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Franklin D. Roosevelt was, by achievement and general acknowledgment, a towering political figure and the country’s greatest president of the 20th century. He was also a New Yorker, growing up in the Hudson Valley and serving as a state senator in Albany and, later, as governor.
Yet the man who guided and inspired the nation during the economic crisis of the Great Depression and then through the international calamity of World War II is insufficiently recognized in his home state.
His boyhood home and presidential library, both in Hyde Park, are open to the public, of course, but little else publicly and grandly memorializes the service of an extraordinary leader.
That problem was lessened last week when the Franklin D. Roosevelt Four Freedoms Park was opened on the New York City island bearing his name and practically in the shadow of the United Nations, whose establishment Roosevelt championed. The park is named for the famous Four Freedoms speech FDR gave in his 1941 State of the Union address, just 11 months before the Japanese attack on Pearl Harbor. They were a light in the gathering darkness, and if Roosevelt was too ambitious in believing they could be quickly achieved, they nonetheless represent a noble direction.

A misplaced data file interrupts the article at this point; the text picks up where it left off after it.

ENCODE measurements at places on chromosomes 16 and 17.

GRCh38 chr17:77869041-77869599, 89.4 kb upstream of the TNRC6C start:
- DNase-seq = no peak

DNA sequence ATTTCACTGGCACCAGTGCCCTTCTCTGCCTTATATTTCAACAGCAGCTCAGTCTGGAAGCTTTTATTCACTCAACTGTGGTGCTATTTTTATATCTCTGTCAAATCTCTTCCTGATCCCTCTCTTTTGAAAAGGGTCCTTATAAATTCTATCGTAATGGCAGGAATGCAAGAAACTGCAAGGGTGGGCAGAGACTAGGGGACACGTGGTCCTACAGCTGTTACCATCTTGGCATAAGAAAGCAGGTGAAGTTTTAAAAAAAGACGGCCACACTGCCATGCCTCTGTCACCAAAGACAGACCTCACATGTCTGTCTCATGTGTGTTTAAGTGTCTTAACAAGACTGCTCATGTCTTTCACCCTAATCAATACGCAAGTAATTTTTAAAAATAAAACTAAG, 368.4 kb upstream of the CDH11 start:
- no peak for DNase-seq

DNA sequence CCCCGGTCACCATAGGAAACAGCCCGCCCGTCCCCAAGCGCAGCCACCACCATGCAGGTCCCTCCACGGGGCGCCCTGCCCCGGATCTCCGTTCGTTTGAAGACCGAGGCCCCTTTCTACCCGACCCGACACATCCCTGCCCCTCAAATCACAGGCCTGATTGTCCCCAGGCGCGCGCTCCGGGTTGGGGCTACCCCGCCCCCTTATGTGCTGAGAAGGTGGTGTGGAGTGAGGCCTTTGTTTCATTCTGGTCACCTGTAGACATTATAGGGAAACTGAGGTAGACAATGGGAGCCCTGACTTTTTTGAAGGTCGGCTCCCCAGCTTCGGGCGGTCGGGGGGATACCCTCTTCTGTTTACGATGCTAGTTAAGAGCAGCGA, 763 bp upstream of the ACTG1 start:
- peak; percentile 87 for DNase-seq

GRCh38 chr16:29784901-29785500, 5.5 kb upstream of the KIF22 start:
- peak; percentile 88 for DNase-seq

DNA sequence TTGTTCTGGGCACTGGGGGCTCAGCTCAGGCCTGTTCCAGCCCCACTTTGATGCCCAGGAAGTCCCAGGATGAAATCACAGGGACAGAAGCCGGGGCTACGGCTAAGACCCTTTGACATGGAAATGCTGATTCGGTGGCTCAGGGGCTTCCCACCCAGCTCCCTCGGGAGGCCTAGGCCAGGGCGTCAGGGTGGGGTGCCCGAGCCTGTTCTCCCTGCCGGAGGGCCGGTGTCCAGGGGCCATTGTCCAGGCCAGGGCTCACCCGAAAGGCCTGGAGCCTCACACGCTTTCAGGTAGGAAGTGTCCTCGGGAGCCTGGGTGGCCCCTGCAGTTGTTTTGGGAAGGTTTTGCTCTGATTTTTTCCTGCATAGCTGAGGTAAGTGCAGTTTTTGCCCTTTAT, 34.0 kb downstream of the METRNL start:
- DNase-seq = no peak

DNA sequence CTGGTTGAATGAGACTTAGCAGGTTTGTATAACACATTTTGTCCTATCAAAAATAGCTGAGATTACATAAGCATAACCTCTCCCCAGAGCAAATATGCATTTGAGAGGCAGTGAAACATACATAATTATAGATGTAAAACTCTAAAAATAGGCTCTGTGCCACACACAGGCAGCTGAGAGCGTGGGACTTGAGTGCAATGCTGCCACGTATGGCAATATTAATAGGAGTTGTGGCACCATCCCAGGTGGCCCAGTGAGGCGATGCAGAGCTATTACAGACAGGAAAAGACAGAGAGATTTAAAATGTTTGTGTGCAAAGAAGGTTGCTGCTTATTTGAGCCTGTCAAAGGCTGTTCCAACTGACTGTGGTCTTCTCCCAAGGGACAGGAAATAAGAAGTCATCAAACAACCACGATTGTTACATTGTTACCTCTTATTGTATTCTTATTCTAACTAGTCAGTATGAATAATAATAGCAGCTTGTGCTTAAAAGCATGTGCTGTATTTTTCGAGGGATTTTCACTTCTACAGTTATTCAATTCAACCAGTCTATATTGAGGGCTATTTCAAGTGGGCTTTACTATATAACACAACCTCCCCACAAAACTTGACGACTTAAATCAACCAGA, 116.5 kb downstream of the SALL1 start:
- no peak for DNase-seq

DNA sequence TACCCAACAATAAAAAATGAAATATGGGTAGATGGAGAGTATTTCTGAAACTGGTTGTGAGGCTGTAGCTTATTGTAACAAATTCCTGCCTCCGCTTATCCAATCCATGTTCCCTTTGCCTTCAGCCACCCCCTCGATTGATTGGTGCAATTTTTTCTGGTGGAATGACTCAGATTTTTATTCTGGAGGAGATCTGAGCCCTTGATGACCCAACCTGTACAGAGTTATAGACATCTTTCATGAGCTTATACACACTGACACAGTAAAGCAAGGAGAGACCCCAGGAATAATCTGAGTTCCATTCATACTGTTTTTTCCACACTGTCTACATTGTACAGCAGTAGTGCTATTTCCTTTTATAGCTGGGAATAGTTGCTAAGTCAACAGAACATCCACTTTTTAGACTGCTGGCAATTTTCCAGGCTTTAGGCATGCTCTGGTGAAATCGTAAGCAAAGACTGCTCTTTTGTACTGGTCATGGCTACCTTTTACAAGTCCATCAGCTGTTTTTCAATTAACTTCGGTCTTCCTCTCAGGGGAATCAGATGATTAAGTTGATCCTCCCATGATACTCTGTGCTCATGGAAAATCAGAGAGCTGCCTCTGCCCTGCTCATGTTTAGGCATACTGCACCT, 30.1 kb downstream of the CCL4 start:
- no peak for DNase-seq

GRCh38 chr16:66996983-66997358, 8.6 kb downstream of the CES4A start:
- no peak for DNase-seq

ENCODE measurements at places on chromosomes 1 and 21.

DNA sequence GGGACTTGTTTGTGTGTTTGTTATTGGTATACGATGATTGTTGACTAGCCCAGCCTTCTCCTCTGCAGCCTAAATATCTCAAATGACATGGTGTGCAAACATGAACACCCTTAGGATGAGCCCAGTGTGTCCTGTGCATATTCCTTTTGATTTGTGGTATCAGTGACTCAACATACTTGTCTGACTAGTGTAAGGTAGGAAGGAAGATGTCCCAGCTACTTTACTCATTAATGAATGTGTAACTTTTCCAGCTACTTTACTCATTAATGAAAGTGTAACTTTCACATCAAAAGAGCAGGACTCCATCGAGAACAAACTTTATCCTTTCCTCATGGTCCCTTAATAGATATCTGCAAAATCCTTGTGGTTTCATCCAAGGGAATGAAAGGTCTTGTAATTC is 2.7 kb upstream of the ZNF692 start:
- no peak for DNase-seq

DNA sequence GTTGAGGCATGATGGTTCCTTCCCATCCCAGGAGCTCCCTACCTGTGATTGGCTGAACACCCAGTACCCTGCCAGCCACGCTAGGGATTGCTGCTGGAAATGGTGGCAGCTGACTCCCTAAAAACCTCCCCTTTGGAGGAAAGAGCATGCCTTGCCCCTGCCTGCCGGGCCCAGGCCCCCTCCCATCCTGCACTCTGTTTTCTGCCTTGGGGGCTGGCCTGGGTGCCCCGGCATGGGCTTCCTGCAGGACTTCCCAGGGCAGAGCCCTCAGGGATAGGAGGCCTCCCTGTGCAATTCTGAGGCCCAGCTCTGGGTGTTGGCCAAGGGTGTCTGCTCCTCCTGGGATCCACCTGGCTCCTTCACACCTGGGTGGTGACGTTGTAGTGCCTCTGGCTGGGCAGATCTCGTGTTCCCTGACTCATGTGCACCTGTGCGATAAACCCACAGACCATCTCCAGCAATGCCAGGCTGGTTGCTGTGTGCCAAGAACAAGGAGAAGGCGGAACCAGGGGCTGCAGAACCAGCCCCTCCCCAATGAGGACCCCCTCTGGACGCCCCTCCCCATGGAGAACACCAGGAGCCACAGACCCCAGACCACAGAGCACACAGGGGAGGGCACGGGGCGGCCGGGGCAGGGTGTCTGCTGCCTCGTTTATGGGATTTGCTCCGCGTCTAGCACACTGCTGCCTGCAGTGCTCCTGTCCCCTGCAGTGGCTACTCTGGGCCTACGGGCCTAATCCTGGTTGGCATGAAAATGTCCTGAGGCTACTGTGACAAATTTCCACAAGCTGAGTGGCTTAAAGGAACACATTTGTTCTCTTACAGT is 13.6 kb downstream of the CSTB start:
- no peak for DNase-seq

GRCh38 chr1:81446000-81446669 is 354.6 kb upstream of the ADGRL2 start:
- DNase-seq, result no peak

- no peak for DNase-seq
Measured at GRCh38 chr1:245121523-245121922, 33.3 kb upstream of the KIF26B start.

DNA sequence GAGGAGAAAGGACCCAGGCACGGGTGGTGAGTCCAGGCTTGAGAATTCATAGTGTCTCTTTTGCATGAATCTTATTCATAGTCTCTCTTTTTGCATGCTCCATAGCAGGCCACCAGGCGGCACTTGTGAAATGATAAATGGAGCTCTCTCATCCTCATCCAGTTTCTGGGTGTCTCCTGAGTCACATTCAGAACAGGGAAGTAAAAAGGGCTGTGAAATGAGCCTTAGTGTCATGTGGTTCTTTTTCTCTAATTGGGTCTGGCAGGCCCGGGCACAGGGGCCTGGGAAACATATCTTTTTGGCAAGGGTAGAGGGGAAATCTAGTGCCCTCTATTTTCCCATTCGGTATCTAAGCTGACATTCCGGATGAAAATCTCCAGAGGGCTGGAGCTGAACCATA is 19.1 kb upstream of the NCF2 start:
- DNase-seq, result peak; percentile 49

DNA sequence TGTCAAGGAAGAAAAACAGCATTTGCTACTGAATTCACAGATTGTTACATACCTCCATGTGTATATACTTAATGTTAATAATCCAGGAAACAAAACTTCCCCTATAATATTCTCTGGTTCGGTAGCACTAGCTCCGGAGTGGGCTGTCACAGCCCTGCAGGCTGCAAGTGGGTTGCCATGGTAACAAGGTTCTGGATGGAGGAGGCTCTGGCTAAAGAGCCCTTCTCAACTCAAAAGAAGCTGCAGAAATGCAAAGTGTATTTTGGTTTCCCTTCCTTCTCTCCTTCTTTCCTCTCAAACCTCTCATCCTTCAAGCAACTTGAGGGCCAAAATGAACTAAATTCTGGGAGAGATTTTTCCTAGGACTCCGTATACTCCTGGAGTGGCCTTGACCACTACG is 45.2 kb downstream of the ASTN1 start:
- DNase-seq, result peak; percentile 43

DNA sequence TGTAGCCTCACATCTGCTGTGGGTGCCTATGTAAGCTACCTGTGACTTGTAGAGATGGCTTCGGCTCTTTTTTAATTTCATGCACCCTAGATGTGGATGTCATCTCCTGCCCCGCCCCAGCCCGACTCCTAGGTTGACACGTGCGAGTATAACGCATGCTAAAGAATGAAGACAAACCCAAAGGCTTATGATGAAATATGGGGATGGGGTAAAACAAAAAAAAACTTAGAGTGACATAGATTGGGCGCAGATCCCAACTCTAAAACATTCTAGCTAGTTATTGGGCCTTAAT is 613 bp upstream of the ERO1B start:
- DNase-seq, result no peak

Plans for the park were drawn up 40 years ago by architect Louis I. Kahn, but he died suddenly in 1974. Together with New York City’s financial crisis, that put the park plans on a shelf, where they remained until 2005, when William vanden Heuvel, a former ambassador to the United Nations and a student of FDR, revived the effort.
Vanden Heuvel was present in 1973 when then-Gov. Nelson Rockefeller and then-New York City Mayor John Lindsay announced plans for the park; he is now the park’s chairman.
The park occupies four acres on the southern tip of Roosevelt Island, a two-mile strip of land in the East River. One hundred and twenty trees line the park and lead to a bronze bust of Roosevelt. On the back of the bust’s mount is an excerpt of the Four Freedoms speech.
The park may not be the grand monument FDR deserves – judging from the pictures, it looks more than a little severe – but it is nonetheless an appropriate use of space in the state that incubated his ideas of freedom and democracy.
“We hope visitors of different ages will understand that the four freedoms are the core values of democracy and that each generation has to be sure to protect them,” said vanden Heuvel.
FDR’s Four Freedoms are:
• Freedom of speech and expression.
• Freedom of worship.
• Freedom from want.
• Freedom from fear.